By Mark K. Matthews
WASHINGTON — An unmanned private rocket carrying nearly 1,300 pounds of supplies and experiments is scheduled to launch from Cape Canaveral at 10:10 a.m. EST today on a three-week mission to the International Space Station that’s being monitored closely by NASA and Capitol Hill.
If successful, it would be the third time California-based SpaceX has delivered station supplies for NASA. But it follows an Oct. 7 launch that was marred by the failure of one of its Falcon 9 rocket’s engines about 80 seconds after takeoff.
Though the rocket’s remaining eight engines enabled SpaceX to successfully complete that mission, the malfunction prompted an investigation - and some hand-wringing from federal policymakers.
Since NASA retired the space shuttle in 2011, the agency has been without its own vehicle to ferry crew and cargo to the station. So it’s relied on Russia to transport astronauts while encouraging commercial companies such as SpaceX to shoulder the burden of stocking the $100 billion observatory with food, supplies and science experiments.
The worry is that a technical problem with the Falcon 9 rocket or Dragon capsule could force NASA to rely even more on Moscow - although agency officials said they were confident that SpaceX and its vehicles were up to the task.
“SpaceX has shared with NASA the results of the engine anomaly and the steps taken to preclude any recurrence,” said NASA spokesman Josh Byerly. “The (space station) program review did not place any restrictions on the type or quantity of cargo scheduled to be launched.”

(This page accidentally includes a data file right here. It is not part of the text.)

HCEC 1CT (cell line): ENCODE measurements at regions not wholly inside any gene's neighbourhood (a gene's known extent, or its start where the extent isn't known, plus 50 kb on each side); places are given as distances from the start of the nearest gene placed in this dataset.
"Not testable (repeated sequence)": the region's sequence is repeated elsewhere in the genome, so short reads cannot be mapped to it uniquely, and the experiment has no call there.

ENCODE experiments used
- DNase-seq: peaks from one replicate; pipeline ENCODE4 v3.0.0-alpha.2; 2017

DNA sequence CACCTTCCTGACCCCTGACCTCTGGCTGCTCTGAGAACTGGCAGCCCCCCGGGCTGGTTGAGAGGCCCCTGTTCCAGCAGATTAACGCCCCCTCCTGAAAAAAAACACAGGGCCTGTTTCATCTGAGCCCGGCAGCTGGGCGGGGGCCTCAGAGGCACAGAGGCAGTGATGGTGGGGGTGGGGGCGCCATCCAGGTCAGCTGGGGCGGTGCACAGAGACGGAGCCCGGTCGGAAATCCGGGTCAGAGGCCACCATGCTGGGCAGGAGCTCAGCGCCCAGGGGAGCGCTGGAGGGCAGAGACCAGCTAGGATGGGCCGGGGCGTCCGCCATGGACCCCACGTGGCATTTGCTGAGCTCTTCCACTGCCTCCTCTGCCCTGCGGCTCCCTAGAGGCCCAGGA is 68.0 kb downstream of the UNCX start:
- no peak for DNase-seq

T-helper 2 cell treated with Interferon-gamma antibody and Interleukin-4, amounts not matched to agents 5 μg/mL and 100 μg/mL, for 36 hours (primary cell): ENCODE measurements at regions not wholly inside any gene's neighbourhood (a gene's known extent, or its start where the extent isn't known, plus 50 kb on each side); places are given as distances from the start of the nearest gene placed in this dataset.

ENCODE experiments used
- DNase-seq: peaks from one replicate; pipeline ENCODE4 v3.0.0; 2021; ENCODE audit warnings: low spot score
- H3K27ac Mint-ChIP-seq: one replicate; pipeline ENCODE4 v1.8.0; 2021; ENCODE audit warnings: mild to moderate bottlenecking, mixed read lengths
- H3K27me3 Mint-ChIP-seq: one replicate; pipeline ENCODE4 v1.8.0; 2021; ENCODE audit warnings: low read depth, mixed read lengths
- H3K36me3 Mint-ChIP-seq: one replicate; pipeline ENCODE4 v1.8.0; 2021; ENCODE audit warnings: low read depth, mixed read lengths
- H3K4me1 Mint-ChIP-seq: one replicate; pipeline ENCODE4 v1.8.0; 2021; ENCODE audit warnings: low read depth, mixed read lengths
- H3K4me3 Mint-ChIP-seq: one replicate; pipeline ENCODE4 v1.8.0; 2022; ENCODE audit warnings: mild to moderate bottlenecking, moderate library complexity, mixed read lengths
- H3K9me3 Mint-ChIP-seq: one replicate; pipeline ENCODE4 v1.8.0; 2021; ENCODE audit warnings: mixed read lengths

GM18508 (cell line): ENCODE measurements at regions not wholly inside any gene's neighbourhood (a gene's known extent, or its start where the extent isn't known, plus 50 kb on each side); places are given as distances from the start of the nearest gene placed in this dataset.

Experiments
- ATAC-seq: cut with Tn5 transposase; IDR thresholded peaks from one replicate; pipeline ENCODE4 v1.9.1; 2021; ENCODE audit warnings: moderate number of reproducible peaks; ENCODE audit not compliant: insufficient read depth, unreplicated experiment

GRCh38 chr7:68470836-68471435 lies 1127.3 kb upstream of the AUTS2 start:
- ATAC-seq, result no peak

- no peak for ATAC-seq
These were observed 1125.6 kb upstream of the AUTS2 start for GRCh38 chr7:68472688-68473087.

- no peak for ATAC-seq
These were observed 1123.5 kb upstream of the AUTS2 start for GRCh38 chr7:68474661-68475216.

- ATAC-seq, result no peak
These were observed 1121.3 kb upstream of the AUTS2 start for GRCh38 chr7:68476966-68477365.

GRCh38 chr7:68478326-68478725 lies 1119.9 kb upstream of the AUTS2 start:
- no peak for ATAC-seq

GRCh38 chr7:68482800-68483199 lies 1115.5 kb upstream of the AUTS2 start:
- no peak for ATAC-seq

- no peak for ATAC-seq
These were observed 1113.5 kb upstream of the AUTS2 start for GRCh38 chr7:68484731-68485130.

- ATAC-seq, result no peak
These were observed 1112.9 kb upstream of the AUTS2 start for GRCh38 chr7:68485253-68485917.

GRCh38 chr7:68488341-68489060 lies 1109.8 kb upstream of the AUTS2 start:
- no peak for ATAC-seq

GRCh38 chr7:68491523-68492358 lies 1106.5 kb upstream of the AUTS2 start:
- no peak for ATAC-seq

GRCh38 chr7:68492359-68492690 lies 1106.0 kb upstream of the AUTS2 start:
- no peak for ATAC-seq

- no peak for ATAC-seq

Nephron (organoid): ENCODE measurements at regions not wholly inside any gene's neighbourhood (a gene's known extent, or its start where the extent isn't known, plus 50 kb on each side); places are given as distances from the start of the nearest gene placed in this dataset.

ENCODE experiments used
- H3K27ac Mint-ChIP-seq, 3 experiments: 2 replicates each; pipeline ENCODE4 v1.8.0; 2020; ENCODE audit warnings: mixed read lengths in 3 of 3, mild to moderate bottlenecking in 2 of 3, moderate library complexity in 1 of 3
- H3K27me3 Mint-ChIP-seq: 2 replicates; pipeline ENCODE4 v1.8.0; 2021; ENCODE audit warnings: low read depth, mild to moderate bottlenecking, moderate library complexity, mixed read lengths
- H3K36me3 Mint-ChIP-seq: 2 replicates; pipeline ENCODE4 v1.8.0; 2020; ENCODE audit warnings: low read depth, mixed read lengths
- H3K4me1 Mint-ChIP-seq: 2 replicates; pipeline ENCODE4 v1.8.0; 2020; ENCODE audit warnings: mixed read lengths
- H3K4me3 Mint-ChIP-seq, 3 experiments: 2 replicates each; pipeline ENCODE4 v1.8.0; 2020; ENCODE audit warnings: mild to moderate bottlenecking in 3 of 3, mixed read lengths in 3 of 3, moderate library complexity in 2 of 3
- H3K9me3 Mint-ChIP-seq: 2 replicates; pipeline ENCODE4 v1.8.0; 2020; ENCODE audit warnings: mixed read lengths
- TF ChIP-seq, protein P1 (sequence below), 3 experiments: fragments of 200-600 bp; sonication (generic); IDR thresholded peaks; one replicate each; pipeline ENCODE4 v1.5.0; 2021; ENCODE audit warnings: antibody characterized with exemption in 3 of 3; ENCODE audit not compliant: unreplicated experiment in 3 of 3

SpaceX officials have not released the full details of their inquiry into the malfunction - citing security concerns about publicizing rocket data for other countries to see - but they’ve attributed the problem to a hole in the engine covering.
“There was a material flaw that went undetected in the jacket of the Merlin engine that resulted in a breach,” said SpaceX president Gwynne Shotwell during a Thursday news conference at Kennedy Space Center.
The breach caused the engine to lose pressure, and computers responded by shutting it down, she said.
Shotwell added that the incident tested the redundant safety features that SpaceX had designed into the Falcon 9.
“This rocket has been designed to have an engine out,” she said.
In addition to the usual cargo of food and clothing, the SpaceX mission is carrying an experiment aimed at better understanding how plants “breathe” in the microgravity of space.
By learning how plants respond to limited amounts of air - caused by a lack of air flow aboard the station - scientists hope to one day breed hardier plants that are more resistant to ice or flooding back on Earth. Another goal is that these super plants one day could accompany astronauts on long-term space missions to provide food and help recycle the air supply.
“It’s an example of the type of research we are doing on the International Space Station today that can have an impact on future exploration,” said Marshall Porterfield with NASA’s life and physical sciences division.
A weather forecast released Thursday afternoon predicted an 80 percent chance of favorable conditions for launch.